Establishing an identity
a look into the relationship between identity and individuality
Forming an identity is complex, time-consuming, and something that feels never-ending. Your identity is the combination of each distinct piece of you, whether that be the town you were raised in, your relationships with friends and not friends, or the hobbies and habits you indulge in.
I consider identity as the way I present myself to others - my external identity, with a focus on individuality, and how I’m differentiated from others.
The way someone sees me may be completely different from the image I set to establish, but this post focuses less on the former and how I feel I’ve shaped my identity through finding ways to pursue individuality over the past few months.
So, the inspiration for this article:
It has been almost 10 years since I graduated from elementary school and I rekindled friendships with these friends this past summer. As we sat in the park by our childhood school and moved in a circle talking about what we had been up to in the years since I couldn’t help but think about how different we all were now. Different career paths, schools, friends - people that were a constant in my life for so many years, I could not be more different from. Naturally, our interests diverged to a point where the only part of our identity that we shared was our childhood interests. I felt a sense of individuality for the first time in a while when I was with that group.
The time of your life when you’re surrounded by people with the most diverse interests is when you’re younger and as you grow older, your social circle becomes smaller and consists of people who have similar interests to you. Your friends become less dependent on convenience and require more intentionality, so naturally, your core group would be those with similar interests. Those who share a similar identity to you and the natural response to this change is a loss of individuality.
As we got older and entered high school then university, I found that all our interests and career aspirations converged into one. We joined the same clubs, participated in the same extracurriculars, and while it allowed me to form close relationships through bonding over our similarities - I lost that sense of independence I once had. University was a similar experience, if not further narrowed. Everyone wanted the same jobs, to be a part of the same clubs, or move to the same cities (you’re probably team NYC or SF, Seattle if you’re feeling adventurous). We were identified as a group, sometimes merely as extensions of one another. I felt that loss of individuality I once had, and sought out some way to differentiate myself, a hobby or interest I could pursue that was only for me.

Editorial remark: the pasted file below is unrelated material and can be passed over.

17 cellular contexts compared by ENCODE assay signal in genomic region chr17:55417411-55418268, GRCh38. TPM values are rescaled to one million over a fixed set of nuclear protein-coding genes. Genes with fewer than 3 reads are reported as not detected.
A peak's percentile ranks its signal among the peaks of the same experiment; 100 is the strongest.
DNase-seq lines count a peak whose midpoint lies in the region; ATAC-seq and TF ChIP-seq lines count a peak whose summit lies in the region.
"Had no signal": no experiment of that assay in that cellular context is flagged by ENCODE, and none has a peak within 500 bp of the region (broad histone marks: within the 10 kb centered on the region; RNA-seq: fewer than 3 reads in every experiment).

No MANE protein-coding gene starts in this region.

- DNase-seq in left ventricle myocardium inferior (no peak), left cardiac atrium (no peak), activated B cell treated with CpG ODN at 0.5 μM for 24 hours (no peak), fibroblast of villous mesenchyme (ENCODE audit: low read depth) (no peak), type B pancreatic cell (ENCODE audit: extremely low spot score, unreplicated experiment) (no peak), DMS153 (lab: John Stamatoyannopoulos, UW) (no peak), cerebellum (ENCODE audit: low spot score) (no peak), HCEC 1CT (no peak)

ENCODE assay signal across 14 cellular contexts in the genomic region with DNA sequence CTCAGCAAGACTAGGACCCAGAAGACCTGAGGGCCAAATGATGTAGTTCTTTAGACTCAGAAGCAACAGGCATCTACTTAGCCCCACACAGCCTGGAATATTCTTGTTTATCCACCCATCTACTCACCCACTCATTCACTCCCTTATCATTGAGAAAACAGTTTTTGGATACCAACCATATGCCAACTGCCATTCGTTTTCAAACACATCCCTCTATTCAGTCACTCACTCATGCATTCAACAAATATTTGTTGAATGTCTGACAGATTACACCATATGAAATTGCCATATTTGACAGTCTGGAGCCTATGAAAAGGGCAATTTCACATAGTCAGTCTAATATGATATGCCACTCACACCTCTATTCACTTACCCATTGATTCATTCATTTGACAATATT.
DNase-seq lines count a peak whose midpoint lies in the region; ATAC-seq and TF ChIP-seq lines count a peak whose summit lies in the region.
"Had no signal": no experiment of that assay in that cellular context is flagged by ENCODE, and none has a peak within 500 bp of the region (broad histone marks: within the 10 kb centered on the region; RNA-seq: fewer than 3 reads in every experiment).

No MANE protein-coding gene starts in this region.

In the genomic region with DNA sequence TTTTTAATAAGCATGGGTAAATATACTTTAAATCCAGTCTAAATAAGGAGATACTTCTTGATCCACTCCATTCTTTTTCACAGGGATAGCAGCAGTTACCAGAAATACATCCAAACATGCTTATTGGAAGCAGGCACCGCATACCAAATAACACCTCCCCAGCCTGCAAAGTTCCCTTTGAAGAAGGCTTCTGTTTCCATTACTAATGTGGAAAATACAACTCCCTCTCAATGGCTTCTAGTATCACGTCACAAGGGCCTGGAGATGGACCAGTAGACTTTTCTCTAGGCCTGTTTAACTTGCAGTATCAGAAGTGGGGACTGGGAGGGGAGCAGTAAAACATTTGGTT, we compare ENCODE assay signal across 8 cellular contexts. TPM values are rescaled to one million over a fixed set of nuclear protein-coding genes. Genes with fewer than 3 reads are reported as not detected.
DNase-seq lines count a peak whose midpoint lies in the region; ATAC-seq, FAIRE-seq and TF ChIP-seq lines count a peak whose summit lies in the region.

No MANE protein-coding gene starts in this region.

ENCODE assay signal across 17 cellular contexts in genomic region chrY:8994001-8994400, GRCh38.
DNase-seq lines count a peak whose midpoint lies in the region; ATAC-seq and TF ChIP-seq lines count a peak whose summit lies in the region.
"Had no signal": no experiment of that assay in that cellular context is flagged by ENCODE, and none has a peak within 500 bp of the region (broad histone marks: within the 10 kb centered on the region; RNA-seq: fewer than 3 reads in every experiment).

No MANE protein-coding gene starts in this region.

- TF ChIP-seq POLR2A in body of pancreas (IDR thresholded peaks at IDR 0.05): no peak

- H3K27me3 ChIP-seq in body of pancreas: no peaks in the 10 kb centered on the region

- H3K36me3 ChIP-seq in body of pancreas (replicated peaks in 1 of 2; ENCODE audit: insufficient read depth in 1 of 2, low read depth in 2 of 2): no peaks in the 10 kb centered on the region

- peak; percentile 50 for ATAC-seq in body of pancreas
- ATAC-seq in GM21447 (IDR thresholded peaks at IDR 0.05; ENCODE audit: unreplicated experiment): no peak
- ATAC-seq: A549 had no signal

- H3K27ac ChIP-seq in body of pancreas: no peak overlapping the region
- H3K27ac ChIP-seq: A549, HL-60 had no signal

When I was thirteen, I began to ice skate - nothing fancy, I went forwards and backward at best. As time went on, I continued to learn and invest time in the sport, and learned to figure skate.
I believe that there’s beauty in wanting to share, whether that is introducing friends to other friends, Instagram photo dumps, or as we see here, even writing. Yet, I couldn’t shake the feeling of wanting something exclusively for myself. Skating gave me that.
The sport has a high barrier to entry in contrast to my other interests like drawing or reading, which, have minimal friction to partake in. It requires hours of practice each week, coaching, and takes years to learn. It wasn’t something you could do for a 4-month stint as we often do with clubs or internships at my school. Few friends were interested in partaking and I realized how much I enjoyed my independence. The result of my investment in the sport was that I finally found that sense of individuality I was searching for.
Balancing our course load and training, I would skate three times a week working with a coach to help me progress and learn new tricks on the ice. There was no one else from my university that skated at this rink and only one other university student from a neighboring school. The club was a place I was known purely for the way I moved across the ice (unfortunately sometimes not so gracefully). There was little interest in what I did for work, and what I was studying, and I found so much enjoyment in pursuing that on my own. Investing time and energy in this sport this past summer helped me finally establish an identity outside of my school and work.
This feeling of individuality and the pursuit of my interests independently left me:
stronger in my convictions recognizing that each decision I make is an amalgamation of my unique learnings
more intentional with the way I spend my time and the people I spend it with, actively focusing time for pursuing interests that are purely for my personal growth and learnings
a clear understanding of self and how this concept of my internal identity (and external identity) is ever changing
I may continue to write and post publicly, subscribe if you’re curious!
With that, I urge you to also continue to explore and learn without relying on another for accompaniment. Do things you’re interested in when you want to as much as you want to without the pressure of accommodating another. I’d love to see the growth it brings you and the way it informs your understanding of your own identity.
(Do keep in mind that it is important to continue to share the things you love with the people you love - this post is merely to prompt you to consider a balance and recognize that holding some things closely to yourself is equally as important)